Please use this identifier to cite or link to this item: http://hdl.handle.net/2381/42439
Title: The optical afterglow of the short gamma-ray burst associated with GW170817
Authors: Lyman, J. D.
Lamb, G. P.
Levan, A. J.
Mandel, I.
Tanvir, N. R.
Kobayashi, S.
Gompertz, B.
Hjorth, J.
Fruchter, A. S.
Kangas, T.
Steeghs, D.
Steele, I. A.
Cano, Z.
Copperwheat, C.
Evans, P. A.
Fynbo, J. P. U.
Gall, C.
Im, M.
Izzo, L.
Jakobsson, P.
Milvang-Jensen, B.
O'Brien, P.
Osborne, J. P.
Palazzi, E.
Perley, D. A.
Pian, E.
Rosswog, S.
Rowlinson, A.
Schulze, S.
Stanway, E. R.
Sutton, P.
Thöne, C. C.
Postigo, A. D. U.
Watson, D. J.
Wiersema, K.
Wijers, R. A. M. J.
First Published: 2-Jul-2018
Publisher: Nature Publishing Group
Citation: Nature Astronomy, 2018
Abstract: The binary neutron star merger GW170817 was the first multi-messenger event observed in both gravitational and electromagnetic waves. The electromagnetic signal began ~ 2 seconds after the merger with a weak, short burst of gamma-rays, which was followed over the course of the next hours and days by the ultraviolet, optical and near-infrared emission from a radioactively-powered kilonova. The low luminosity of the gamma-rays and the rising radio and X-ray flux from the source at late times could indicate that we are viewing this event outside the opening angle of the beamed relativistic jet launched during the merger. Alternatively, the emission could be arising from a cocoon of material formed from the interaction between a (possibly choked) jet and the merger ejecta. Here we present late-time optical detections and deep near-infrared limits on the emission from GW170817 at 110 days after the merger. Our new observations are at odds with expectations of late-time emission from kilonova models, being too bright and blue. Instead, this late-time optical emission arises from the optical afterglow of GRB 170817A, associated with GW170817. This emission matches the expectations of a structured relativistic jet, that would have launched a high luminosity short GRB to an aligned observer. The distinct predictions for the future optical behaviour in the structured-jet and cocoon models will directly distinguish the origin of the emission.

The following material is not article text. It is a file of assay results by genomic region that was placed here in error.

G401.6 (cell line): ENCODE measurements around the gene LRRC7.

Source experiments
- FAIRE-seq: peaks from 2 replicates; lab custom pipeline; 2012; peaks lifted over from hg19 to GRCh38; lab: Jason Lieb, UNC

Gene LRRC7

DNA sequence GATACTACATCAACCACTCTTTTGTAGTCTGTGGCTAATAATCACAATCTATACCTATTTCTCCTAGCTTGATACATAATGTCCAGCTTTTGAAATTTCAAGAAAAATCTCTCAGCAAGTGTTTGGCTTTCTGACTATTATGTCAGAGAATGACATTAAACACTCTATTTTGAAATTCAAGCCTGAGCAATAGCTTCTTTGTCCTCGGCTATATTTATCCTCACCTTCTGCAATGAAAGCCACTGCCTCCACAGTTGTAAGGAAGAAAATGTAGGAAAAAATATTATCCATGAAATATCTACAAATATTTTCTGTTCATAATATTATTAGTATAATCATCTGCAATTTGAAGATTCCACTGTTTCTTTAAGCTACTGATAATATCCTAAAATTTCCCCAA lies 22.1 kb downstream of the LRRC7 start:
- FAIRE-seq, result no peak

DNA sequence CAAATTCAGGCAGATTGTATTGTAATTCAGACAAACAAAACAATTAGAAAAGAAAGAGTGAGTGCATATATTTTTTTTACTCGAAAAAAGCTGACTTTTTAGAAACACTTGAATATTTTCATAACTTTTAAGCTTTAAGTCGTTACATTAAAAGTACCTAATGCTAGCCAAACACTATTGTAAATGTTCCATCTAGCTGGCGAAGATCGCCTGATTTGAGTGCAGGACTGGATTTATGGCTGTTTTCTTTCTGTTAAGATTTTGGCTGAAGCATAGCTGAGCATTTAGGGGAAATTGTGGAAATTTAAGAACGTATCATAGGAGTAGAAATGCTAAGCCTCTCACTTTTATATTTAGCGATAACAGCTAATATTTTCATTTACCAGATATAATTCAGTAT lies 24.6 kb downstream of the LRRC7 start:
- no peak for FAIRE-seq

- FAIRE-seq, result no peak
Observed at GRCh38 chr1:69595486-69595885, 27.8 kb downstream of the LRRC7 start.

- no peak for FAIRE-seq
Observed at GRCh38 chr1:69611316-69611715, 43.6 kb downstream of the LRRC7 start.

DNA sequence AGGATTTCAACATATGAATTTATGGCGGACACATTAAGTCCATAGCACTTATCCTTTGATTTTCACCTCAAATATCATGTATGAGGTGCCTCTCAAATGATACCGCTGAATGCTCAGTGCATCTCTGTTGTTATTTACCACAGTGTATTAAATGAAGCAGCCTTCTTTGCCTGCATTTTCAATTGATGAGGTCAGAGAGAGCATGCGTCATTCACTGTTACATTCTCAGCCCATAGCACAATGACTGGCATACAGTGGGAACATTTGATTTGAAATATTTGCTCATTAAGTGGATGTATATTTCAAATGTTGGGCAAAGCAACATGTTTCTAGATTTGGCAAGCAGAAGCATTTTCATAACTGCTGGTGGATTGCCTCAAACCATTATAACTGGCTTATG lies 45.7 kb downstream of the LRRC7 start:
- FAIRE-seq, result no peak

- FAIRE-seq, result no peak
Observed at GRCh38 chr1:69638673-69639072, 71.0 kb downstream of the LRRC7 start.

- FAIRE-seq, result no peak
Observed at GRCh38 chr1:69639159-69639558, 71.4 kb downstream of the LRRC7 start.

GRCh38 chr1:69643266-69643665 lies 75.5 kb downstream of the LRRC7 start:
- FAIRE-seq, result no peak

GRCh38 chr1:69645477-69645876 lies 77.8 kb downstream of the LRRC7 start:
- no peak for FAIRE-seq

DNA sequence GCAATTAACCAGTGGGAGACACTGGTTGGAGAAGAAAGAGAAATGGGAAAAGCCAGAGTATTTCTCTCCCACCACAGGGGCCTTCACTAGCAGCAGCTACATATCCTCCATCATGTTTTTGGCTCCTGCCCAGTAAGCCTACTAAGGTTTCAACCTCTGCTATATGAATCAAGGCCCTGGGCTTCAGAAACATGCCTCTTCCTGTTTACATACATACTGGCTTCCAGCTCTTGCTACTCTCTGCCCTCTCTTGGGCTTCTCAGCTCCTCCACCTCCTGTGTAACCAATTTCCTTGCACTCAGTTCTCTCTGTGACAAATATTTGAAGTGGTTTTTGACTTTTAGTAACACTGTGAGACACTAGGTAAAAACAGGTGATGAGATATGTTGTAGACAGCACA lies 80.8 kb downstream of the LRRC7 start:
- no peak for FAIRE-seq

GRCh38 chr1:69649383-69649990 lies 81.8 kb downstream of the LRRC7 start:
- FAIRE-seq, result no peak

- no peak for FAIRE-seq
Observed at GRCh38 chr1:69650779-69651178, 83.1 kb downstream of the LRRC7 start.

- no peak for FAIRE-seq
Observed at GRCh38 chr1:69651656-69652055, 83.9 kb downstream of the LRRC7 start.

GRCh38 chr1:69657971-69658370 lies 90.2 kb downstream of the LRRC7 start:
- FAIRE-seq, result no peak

DOI Link: 10.1038/s41550-018-0511-3
eISSN: 2397-3366
Links: https://www.nature.com/articles/s41550-018-0511-3
http://hdl.handle.net/2381/42439
Embargo on file until: 2-Jan-2019
Version: Post-print
Status: Peer-reviewed
Type: Journal Article
Rights: Copyright © 2018, Nature Publishing Group. Deposited with reference to the publisher’s open access archiving policy. (http://www.rioxx.net/licenses/all-rights-reserved)
Description: Data Availability The newly-presented HST data are stored in the Mikulski Archive for Space Telescopes (https://archive.stsci.edu/hst/) and available from the corresponding author upon reasonable request. Code Availability The algorithm for the structured jet model used here is fully described in Ref.22 and the MCMC implementation was done via the publicly available emcee46 package (http://dfm.io/emcee/current/). The specific codes are available upon request to the corresponding author.
The file associated with this record is under embargo until 6 months after publication, in accordance with the publisher's self-archiving policy. The full text may be available through the publisher links provided above.
Appears in Collections:Published Articles, Dept. of Physics and Astronomy

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